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Trevor Ncube said the MDC was a “tired and contaminated brand”

Trevor Ncube, who was one of the major drivers for a United Front to contest the 2008 elections, said he had no faith in Morgan Tsvangirai’s ability to lead the country and criticised the Movement for Democratic Change as a “tired and contaminated brand”.

He said he would rather vote for ZANU-PF than the MDC so if a “United Front” political force emerged Tsvangirai should support that candidate and “gracefully” step aside.

Ncube said only three candidates could lead the United Front. These were Reserve Bank governor Gideon Gono, former Finance Minister Simba Makoni, or former Trade Minister Nkosana Moyo.

Gono was too cautious to leave Mugabe, believing he could be Mugabe’s hand-picked successor.

Moyo has been out of the country too long while Makoni had serious weaknesses but “beggars can’t be choosers”.

 

Full cable:

 

Viewing cable 08PRETORIA139, EXILED ZIMBABWEANS NCUBE AND MASIYIWA INTRIGUED,

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Reference ID

Created

Released

Classification

Origin

08PRETORIA139

2008-01-22 15:02

2011-08-30 01:44

CONFIDENTIAL

Embassy Pretoria

VZCZCXRO7893

RR RUEHDU RUEHMR RUEHRN

DE RUEHSA #0139/01 0221502

ZNY CCCCC ZZH

R 221502Z JAN 08

FM AMEMBASSY PRETORIA

TO RUEHC/SECSTATE WASHDC 3240

INFO RUCNSAD/SOUTHERN AF DEVELOPMENT COMMUNITY COLLECTIVE

RUEAIIA/CIA WASHINGTON DC

RHEHNSC/NSC WASHDC

C O N F I D E N T I A L SECTION 01 OF 02 PRETORIA 000139

 

SIPDIS

 

SIPDIS

 

DEPT FOR AF/S

 

E.O. 12958: DECL: 01/21/2018

TAGS: PREL PINR KDEM ZI SF

SUBJECT: EXILED ZIMBABWEANS NCUBE AND MASIYIWA INTRIGUED,

CAUTIOUS ON THIRD-WAY “UNITED FRONT”

 

REF: A. HARARE 0016

 

B. 07 PRETORIA 3075

 

Classified By: Deputy Chief of Mission Don Teitelbaum. Reasons 1.4(b)

and (d).

 

1. (C) SUMMARY: The emergence of a “united front” or “third

way” opposition force led by former ZANU-PF minister Simba

Makoni, if it became reality, would be a positive development

for Zimbabwean politics, according to exiled businessmen

Trevor Ncube and Strive Masiyiwa. Publisher Ncube

enthusiastically embraced the idea of a Makoni challenge to

Mugabe in upcoming elections, suggesting that the “united

front” would only need 30-45 days to win the presidency.

Makoni is the natural choice to lead the movement, although

Ncube questioned whether he had the courage to take on

Mugabe. Citing Makoni’s caution, Ncube put the odds of a

“united front” candidate appearing on a ballot at 25 percent.

Masiyiwa, who flatly denied any involvement or funding for

the initiative, said the “united front” remains more talk

than reality. It is being pushed up by Jonathan Moyo and

Ibbo Mandaza, neither of whom Masiyiwa trusts. Makoni is not

perfect, Masiyiwa said, but is the “best ZANU-PF has to

offer.” The South African Government respects Makoni and is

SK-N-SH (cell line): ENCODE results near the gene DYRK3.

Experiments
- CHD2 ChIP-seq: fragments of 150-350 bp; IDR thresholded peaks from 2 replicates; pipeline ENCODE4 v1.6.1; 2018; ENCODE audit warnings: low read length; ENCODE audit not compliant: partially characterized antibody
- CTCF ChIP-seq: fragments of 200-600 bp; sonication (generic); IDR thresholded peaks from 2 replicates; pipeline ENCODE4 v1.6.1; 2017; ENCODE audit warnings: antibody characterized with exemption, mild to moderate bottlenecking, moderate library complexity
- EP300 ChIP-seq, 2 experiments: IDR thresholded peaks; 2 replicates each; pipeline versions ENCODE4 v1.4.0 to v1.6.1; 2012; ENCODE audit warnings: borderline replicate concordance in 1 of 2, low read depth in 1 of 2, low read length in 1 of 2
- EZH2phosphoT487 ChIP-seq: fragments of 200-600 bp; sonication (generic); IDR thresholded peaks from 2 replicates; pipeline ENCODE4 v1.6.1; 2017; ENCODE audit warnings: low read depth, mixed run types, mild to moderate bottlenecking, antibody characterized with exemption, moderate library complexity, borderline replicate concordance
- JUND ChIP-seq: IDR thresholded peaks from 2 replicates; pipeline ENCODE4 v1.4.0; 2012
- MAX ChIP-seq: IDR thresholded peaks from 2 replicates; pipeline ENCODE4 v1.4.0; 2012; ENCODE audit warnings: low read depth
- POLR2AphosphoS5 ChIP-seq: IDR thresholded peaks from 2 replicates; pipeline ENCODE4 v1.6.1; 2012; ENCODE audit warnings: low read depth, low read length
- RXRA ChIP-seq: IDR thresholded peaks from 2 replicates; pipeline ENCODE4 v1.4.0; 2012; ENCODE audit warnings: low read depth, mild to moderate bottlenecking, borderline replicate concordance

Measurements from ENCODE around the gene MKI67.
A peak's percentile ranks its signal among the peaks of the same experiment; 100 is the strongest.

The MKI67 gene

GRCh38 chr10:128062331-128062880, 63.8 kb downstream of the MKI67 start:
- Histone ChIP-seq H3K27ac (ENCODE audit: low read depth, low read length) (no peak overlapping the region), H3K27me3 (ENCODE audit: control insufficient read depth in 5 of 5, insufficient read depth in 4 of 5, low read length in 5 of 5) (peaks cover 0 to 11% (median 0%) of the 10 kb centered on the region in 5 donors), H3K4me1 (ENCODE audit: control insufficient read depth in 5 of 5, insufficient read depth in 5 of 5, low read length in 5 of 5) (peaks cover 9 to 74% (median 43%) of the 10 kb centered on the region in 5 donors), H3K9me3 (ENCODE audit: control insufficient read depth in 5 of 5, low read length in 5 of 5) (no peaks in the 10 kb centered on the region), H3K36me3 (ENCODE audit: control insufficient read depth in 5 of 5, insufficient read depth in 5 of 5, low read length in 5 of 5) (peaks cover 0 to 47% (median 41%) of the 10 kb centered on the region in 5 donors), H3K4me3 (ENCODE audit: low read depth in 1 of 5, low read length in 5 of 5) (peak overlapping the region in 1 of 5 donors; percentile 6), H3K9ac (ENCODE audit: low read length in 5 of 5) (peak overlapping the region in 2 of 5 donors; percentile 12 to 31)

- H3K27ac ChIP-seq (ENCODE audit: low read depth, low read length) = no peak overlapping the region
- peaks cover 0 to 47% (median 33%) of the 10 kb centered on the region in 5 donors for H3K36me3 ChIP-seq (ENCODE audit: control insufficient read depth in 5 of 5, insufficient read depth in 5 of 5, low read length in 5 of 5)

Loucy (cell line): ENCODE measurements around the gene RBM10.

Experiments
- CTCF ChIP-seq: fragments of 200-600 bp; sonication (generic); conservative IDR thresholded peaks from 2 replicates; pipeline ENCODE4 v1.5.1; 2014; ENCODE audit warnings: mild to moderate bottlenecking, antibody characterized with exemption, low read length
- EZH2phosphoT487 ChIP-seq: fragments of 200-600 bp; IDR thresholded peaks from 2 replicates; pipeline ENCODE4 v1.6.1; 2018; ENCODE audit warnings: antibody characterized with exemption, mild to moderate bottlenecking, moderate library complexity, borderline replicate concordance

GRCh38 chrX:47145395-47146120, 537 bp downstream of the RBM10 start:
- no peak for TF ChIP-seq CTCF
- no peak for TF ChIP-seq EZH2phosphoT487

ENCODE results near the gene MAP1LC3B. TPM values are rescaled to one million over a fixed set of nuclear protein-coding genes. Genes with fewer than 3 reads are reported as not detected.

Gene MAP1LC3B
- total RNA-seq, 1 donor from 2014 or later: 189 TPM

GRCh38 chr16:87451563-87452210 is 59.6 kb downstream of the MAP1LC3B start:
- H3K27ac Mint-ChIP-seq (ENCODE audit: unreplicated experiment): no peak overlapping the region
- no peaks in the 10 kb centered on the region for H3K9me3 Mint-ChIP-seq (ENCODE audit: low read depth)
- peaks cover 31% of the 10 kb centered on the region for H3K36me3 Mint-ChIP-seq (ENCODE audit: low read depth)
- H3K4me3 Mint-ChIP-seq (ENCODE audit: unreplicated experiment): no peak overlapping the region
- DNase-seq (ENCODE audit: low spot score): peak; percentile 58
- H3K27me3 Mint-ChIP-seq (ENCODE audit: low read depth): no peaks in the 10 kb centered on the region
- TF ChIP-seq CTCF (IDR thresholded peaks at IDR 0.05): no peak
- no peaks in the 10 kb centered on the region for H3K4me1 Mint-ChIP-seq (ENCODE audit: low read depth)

likely watching this development with interest, but would

want to avoid splits in ZANU-PF that would lead to

instability. END SUMMARY.

 

2. (C) PolOff met January 17 in Johannesburg with Trevor

Ncube, publisher of the South African weekly the Mail &

Guardian and the Zimbabwean newspapers The Standard and

Zimbabwean Independent. PolOff separately met Strive

Masiyiwa, CEO of telecommunications company Econet, also on

January 17. Ncube and Masiyiwa are respected and well-known

figures in the Zimbabwean exile business community in South

Africa. A recent African Confidential article suggested that

both were involved in planning around a third way or “united

front” opposition to Mugabe in upcoming Zimbabwean elections.

 

——————

Ncube Enthusiastic

——————

 

3. (C) Publisher Trevor Ncube said coyly that he was “aware”

of discussions about creating “united front” Zimbabwean

movement to take on Robert Mugabe in upcoming presidential

elections, and expressed strong personal support for the

idea. A long-time advocate of a “third way” political force

(ref B), Ncube said such a movement would include elements of

ZANU-PF, the Movement for Democratic Change (MDC), civil

society, and the churches. “The ground has never been more

fertile,” Ncube claimed, noting that he had recently spent

two weeks in Zimbabwe and could not find a single ZANU-PF

member who supported Mugabe for president. Only three people

could lead such a movement, Ncube suggested: Reserve Bank

Government Gideon Gono, former Finance Minister Simba Makoni,

or former Trade Minister Nkosanza Moyo. Gono is too cautious

to leave Mugabe, believing he could be Mugabe’s hand-picked

successor. Moyo has been out of the country too long.

Makoni has serious weaknesses (see para 4), Ncube explained,

but “beggars can’t be choosers.”

 

4. (C) Commenting on Makoni’s attributes, Ncube said that he

is intelligent, experienced, and savvy. He is not as corrupt

as most ZANU-PF politicians and has international